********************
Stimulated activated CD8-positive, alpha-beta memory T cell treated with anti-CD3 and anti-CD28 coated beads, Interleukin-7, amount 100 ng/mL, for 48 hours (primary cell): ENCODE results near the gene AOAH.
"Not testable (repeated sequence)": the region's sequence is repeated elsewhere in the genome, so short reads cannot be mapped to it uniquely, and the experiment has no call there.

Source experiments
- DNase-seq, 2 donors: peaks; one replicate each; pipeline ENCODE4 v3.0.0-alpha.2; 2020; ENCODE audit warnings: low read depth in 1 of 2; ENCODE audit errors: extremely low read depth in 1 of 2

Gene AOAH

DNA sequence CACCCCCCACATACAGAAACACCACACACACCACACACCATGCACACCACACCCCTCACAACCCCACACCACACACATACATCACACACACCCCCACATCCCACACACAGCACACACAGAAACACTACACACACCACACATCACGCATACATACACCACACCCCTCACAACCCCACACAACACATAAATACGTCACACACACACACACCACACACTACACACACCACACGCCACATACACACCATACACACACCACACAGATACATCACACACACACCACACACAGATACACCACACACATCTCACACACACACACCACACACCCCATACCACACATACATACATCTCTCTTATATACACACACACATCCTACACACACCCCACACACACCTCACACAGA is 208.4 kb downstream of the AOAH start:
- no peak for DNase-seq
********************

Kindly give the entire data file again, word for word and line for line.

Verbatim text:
Stimulated activated CD8-positive, alpha-beta memory T cell treated with anti-CD3 and anti-CD28 coated beads, Interleukin-7, amount 100 ng/mL, for 48 hours (primary cell): ENCODE results near the gene AOAH.
"Not testable (repeated sequence)": the region's sequence is repeated elsewhere in the genome, so short reads cannot be mapped to it uniquely, and the experiment has no call there.

Source experiments
- DNase-seq, 2 donors: peaks; one replicate each; pipeline ENCODE4 v3.0.0-alpha.2; 2020; ENCODE audit warnings: low read depth in 1 of 2; ENCODE audit errors: extremely low read depth in 1 of 2

Gene AOAH

DNA sequence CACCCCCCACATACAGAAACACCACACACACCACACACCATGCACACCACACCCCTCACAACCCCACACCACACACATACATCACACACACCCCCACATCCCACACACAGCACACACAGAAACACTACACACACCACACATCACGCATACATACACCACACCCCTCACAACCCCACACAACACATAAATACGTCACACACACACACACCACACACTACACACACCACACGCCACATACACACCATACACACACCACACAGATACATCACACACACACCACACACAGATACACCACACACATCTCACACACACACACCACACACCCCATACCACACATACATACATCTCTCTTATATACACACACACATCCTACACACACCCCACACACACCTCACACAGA is 208.4 kb downstream of the AOAH start:
- no peak for DNase-seq